- Take out a debt consolidation loan but then fail to repay your existing loans. Taking out an additional loan and not paying off your existing debt could increase your credit utilisation ratio, which is how much of your available credit you’re using at a given time. This is considered a red flag by CRAs and can hurt your credit score.
- Fail to make repayments on your debt consolidation loan. According to Experian, your payment history is the key factor used to determine your credit score. Failing to make your repayments on time will therefore have a huge negative impact on your credit rating.
Of course, a debt consolidation loan can also improve your credit score. If you take out a debt consolidation loan that you then use to pay off your existing debt, and make sure you make all your repayments in full and on time, this will be recorded positively on your credit file.
How to get a debt consolidation loan with bad credit
- Work out how much debt you need to pay off
- Research which lenders will let you borrow enough to pay off your debt
- Compare the interest rate offered to those on your existing loans
- If the interest rate is manageable, or ideally cheaper than your existing loans, apply for an eligibility check on the loan
- If you’re eligible, apply for the loan
- Once your loan has been approved and funded, use the funds to pay off your existing debts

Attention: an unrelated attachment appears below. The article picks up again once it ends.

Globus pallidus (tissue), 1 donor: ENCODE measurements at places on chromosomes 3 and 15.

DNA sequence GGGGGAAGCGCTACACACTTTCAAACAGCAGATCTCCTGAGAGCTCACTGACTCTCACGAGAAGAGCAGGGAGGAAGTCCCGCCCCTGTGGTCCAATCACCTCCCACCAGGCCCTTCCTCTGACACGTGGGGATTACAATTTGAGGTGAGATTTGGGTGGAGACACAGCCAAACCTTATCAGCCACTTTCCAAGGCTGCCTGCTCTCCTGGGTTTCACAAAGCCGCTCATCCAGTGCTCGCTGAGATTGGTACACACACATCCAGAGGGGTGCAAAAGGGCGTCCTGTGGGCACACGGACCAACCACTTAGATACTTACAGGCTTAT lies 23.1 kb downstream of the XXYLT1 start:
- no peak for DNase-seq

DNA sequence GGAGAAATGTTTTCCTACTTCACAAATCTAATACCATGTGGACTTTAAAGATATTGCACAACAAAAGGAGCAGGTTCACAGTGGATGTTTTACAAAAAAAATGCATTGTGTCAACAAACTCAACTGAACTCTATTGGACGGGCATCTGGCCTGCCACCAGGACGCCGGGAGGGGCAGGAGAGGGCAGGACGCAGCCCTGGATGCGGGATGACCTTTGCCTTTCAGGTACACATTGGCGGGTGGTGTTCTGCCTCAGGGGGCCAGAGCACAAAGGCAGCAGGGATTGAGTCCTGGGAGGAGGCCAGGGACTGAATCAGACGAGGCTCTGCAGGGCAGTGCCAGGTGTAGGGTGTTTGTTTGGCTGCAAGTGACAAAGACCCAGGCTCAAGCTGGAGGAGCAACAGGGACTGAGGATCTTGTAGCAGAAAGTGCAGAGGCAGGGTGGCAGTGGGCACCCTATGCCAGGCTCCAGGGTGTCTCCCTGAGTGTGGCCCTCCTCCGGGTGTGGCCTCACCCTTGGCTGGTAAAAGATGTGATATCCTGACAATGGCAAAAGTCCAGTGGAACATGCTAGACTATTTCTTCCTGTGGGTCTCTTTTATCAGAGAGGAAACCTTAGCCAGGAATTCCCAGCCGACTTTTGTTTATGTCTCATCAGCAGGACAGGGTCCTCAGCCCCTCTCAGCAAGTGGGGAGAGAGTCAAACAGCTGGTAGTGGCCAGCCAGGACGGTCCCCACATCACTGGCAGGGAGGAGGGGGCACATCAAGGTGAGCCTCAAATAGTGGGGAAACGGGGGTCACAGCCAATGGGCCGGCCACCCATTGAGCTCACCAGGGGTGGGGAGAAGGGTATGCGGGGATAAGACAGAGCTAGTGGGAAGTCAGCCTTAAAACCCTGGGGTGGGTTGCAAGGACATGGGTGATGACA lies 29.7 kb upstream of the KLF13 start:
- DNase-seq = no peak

- Continue making regular repayments on your new loan until it has been paid off
Types of debt consolidation loan for bad credit
- Unsecured loan. Depending on your credit score, you may be able to get an unsecured personal loan to cover your existing debts. However, you may be limited in how much you can borrow and may receive a higher rate, especially if you have bad credit.
- Secured loan. If you own equity in your house, or have another asset you can use as collateral, you may want to consider a secured loan to consolidate your debt. A secured loan is seen as less of a risk to lenders, meaning you’re more likely to be approved, even with bad credit. You’ll also likely be offered more competitive rates and a higher loan amount than you would on an unsecured loan.
- Guarantor loan. A guarantor loan represents less risk for the lender, which will improve your chances of getting a loan. If you have bad credit, a guarantor may also help you get more favourable loan terms.
- Money transfer credit card. A money transfer credit card is similar to a balance transfer card, but lets you move money from your card into your bank account. You can then use this money to pay off your existing debts, and then pay off the balance on your card. However, you may find it hard to get a credit card if you have bad credit, and will also likely need to pay a fee to move the funds. You’ll also need a card with a high enough credit limit to cover your existing debts.
What credit score do I need to get a debt consolidation loan?
There is no minimum credit score that you’ll need to get a debt consolidation loan, but if you have bad credit, you many find that the loans you’re offered are even more expensive than your existing loans, which means you’ll end up paying more over time.
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Frequently asked questions